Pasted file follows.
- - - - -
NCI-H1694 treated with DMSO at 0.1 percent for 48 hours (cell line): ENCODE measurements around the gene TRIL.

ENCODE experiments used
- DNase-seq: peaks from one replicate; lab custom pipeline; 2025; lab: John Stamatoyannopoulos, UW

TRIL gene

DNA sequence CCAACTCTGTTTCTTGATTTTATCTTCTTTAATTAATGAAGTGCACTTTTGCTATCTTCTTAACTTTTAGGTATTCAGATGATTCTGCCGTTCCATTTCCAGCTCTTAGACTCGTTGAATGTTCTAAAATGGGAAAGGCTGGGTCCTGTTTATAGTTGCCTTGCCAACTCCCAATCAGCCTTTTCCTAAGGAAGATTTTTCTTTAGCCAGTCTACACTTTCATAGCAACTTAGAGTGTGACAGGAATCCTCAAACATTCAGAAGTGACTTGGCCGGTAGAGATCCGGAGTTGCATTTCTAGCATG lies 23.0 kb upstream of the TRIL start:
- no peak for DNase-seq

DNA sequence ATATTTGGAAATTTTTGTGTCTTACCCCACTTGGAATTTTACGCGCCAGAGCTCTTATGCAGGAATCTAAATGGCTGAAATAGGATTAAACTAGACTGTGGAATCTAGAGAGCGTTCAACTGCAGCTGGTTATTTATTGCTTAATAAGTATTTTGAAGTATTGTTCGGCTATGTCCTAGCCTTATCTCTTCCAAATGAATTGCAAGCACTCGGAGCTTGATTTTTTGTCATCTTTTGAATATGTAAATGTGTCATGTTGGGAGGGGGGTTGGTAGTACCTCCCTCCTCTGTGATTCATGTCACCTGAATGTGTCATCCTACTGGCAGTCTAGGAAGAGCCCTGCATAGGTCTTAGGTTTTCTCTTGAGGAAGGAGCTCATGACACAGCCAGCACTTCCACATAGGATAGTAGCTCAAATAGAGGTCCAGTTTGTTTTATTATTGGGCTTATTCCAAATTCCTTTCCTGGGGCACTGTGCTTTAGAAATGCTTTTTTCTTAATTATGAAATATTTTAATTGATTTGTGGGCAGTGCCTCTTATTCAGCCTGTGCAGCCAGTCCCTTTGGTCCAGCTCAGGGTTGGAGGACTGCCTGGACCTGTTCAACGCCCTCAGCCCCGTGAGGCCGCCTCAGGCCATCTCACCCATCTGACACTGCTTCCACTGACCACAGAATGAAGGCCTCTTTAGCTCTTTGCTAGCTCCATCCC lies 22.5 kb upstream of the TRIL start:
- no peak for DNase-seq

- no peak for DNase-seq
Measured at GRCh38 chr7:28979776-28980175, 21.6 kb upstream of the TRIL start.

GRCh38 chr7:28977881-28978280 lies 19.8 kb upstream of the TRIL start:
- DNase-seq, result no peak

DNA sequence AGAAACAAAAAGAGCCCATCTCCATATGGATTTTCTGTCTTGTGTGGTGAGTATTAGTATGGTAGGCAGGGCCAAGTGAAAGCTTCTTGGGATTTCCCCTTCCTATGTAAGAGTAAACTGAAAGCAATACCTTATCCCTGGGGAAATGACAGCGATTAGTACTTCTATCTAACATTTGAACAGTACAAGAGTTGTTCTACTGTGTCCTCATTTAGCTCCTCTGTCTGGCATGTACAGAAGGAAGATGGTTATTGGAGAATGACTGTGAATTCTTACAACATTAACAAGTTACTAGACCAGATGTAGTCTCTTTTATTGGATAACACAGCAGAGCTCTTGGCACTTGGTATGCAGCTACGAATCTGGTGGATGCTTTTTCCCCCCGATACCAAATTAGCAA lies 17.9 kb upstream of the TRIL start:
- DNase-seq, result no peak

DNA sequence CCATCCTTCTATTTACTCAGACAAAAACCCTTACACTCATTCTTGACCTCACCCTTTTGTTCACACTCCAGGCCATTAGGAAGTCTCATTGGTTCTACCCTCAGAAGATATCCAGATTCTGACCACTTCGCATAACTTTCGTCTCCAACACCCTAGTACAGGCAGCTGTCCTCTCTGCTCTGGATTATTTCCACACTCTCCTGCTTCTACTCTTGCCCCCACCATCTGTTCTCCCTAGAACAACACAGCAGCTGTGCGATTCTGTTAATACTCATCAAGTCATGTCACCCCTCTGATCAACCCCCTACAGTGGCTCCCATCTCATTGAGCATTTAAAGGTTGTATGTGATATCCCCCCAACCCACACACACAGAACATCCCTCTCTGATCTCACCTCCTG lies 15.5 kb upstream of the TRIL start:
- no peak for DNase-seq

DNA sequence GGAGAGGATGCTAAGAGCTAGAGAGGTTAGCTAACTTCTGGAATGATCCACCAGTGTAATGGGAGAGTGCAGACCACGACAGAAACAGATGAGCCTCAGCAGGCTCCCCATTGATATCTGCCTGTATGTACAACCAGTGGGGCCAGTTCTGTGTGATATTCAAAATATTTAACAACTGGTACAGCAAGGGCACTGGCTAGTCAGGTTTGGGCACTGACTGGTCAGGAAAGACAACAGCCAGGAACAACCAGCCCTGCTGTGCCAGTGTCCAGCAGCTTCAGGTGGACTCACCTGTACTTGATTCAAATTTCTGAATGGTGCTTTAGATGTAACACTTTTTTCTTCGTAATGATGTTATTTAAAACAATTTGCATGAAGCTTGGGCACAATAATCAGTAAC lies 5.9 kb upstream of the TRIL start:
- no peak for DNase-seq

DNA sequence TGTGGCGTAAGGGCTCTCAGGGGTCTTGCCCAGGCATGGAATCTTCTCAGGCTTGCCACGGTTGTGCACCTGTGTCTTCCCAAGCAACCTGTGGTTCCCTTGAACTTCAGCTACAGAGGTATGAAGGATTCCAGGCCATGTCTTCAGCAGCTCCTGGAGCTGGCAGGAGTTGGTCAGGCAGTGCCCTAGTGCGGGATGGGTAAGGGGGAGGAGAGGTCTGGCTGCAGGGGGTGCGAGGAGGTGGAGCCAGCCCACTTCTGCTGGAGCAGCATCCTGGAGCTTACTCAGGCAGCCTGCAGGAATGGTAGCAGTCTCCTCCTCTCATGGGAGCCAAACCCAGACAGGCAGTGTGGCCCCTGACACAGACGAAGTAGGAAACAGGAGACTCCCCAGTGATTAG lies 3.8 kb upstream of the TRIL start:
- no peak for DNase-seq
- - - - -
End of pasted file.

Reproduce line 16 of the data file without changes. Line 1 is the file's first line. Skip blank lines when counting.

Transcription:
- no peak for DNase-seq